[[ Lamentations 3:21-24 ]]
Yet this I call to mind
and therefore I have hope:
Because of the Lord’s great love we are not consumed,
for his compassion’s never fail.
They are new every morning;
great is your faithfulness.
I say to myself, “The Lord is my portion;
therefore I will wait for him.”
I’m not sure when I first identified this as my favorite passage of Scripture. It must have been one of those subtle things; quietly weaving itself meticulously into the fabrics of my heart before I had a moment to notice. By the time I recognized what had happened, it was far too late. These words, these promises, like thread, have woven and tethered themselves so intricately within the fibers of my life, they have become part of me, forever the firm foundation upon which I dance.
I have always been a morning person; perhaps that’s part of it. Some of my most cherished memories have been illuminated by dawns first light. And with each passing year, as time becomes less abundant and simultaneously all the more precious, my appreciation for those early morning hours grows exponentially with it. There is an insatiable craving in me to partake in the compounded potential that seems to reside in the suspended hours surrounding day break.
This verse reminds me I serve a God who is actively, tirelessly making all things new. All things. This includes me. My attitude, expectations, brokenness, great sadness, all of it. It is the great delight of the Father to grant his children the restoration inherent in new sunrises and new days that we might have just one more opportunity to embrace abundant joy that is our inheritance. Sometimes I think God brings the sun up again in the morning just in case I missed it yesterday.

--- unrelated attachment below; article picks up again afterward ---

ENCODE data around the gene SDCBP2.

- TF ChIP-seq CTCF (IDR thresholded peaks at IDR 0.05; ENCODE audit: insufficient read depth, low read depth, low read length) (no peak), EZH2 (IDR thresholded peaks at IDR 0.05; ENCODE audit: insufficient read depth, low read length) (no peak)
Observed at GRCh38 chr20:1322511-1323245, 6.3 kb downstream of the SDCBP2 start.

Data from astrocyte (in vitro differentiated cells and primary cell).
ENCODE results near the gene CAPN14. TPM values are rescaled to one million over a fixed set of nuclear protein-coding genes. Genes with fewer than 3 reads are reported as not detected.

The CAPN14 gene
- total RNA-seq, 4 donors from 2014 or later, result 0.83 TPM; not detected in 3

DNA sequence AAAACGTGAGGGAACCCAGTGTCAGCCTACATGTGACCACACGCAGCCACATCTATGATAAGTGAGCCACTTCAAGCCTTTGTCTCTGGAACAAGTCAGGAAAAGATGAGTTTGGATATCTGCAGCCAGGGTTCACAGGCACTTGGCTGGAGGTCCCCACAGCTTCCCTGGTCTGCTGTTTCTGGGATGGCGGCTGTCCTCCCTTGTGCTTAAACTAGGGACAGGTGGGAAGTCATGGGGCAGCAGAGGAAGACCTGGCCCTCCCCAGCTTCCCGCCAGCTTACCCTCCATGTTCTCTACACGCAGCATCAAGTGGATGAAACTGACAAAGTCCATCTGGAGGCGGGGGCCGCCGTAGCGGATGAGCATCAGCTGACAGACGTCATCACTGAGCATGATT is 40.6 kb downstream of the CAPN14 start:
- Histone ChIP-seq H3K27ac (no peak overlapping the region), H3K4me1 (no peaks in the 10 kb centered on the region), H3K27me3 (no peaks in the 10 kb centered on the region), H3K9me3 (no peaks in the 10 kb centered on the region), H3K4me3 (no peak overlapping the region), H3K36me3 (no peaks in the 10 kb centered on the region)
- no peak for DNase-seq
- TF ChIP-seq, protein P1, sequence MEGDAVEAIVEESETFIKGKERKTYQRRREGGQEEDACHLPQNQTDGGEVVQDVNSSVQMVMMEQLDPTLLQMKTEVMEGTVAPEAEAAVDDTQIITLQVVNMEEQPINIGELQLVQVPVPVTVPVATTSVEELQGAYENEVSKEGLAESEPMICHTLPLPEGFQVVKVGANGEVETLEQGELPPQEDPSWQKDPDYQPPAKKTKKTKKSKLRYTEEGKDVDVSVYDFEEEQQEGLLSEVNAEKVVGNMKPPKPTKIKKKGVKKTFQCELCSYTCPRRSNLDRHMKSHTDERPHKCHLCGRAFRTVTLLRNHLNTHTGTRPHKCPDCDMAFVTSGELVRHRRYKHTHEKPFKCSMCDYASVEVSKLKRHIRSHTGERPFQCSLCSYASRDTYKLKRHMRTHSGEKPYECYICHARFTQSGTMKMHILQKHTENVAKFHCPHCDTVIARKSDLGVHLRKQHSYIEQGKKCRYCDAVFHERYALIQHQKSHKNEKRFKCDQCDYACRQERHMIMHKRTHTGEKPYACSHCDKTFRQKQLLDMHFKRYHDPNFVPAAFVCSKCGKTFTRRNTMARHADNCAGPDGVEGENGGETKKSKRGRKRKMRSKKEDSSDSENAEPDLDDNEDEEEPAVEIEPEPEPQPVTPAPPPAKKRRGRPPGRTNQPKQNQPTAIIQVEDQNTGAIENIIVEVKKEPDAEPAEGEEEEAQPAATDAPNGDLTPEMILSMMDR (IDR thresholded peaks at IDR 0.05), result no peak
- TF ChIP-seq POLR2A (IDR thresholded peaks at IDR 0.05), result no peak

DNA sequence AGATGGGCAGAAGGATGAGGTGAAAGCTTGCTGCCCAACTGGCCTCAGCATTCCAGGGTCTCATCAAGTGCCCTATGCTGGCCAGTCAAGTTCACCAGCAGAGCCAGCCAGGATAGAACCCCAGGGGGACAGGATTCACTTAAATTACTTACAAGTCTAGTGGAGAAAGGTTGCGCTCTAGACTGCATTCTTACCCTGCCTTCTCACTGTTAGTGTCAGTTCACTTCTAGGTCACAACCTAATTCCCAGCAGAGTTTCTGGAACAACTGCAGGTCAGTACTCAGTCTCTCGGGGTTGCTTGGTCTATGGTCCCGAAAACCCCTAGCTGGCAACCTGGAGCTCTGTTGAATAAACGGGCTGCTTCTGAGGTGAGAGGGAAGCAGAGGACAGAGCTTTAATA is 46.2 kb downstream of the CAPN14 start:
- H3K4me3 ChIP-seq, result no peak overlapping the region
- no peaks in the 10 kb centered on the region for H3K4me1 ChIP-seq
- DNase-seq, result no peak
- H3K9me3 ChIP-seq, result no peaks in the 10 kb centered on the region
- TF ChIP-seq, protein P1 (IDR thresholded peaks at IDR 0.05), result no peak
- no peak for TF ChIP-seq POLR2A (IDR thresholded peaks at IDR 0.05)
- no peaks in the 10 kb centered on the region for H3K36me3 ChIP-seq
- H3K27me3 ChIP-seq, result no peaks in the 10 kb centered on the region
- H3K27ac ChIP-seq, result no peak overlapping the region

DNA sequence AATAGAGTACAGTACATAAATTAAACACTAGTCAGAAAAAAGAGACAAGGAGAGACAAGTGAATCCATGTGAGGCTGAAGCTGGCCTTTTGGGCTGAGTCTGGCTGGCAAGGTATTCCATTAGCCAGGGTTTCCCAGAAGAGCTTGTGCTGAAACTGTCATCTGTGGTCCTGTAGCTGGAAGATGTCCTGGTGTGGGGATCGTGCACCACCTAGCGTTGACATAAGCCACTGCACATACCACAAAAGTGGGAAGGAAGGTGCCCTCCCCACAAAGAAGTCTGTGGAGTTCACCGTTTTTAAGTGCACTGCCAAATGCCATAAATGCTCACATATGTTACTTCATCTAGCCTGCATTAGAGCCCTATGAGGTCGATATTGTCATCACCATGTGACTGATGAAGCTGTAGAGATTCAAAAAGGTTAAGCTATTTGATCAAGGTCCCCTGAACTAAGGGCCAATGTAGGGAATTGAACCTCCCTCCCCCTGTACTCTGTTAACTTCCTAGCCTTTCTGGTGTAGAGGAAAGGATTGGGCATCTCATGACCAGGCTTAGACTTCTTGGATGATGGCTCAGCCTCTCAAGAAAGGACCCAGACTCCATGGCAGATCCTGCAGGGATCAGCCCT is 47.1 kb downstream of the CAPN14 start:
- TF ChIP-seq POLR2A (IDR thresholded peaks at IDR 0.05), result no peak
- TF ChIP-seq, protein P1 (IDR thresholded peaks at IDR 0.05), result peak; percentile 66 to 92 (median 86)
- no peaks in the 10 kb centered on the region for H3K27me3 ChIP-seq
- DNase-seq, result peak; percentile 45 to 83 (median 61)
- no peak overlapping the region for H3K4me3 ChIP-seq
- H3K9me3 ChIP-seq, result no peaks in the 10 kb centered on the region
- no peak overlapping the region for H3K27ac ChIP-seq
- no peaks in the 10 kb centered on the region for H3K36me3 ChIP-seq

“Did you forget to notice me today? Alright, lets try this again…”
“Do you see me now?” he asks once more with untempered patience.
I do. I do see you.
And I do not say it enough… Thank you.
When everything feels like it’s closing in on me, this passage keeps me getting up in the morning. When I am certain I have done all I can do to tarnish this gracious gift of life, he brings a new day, and it comes to me undefiled, full of promise and potential for new beginnings and renewed mercy. I think this passage is self-evidently ripe with promise, and yet, the more I return to it, the more I am moved by the distinct beauty of its placement: making its home most comfortably in the thick of grief and lament.
In fact, I don’t know that there is another book in the Scriptures so simultaneously depressing and hope-filled in the same breath.
And then, as though this weren’t enough, he asks me to partner with him in this thing he’s doing, this Restoration of All Things, thing. But who am I?
“You are mine” he says without missing a beat.
“For I have summoned you by name.”
When you pass through the waters, I will be with you
When you pass through the rivers, they will not sweep over you.
When you walk through the fire,
you will not be burned;
the flames will not set you ablaze.
For I am the Lord your God,
the Holy One of Israel, your Savior…
Since you are precious and honored in my sight,
and because I love you,
I will give people in exchange for you,
nations in exchange for your life.
Do not be afraid, for I.am.with.you.
And so I am named. And if I am named, so too am I called. And if I am called, then so too shall I go. My answer is yes. Emphatically, yes. I will partner with you, oh God, during this brief and sacred moment you have given me breath enough to speak your Name.
And that is why this daughter of a King, for that is the “what” and the “who” that I am, will forever be chasing the sunrises of her Father.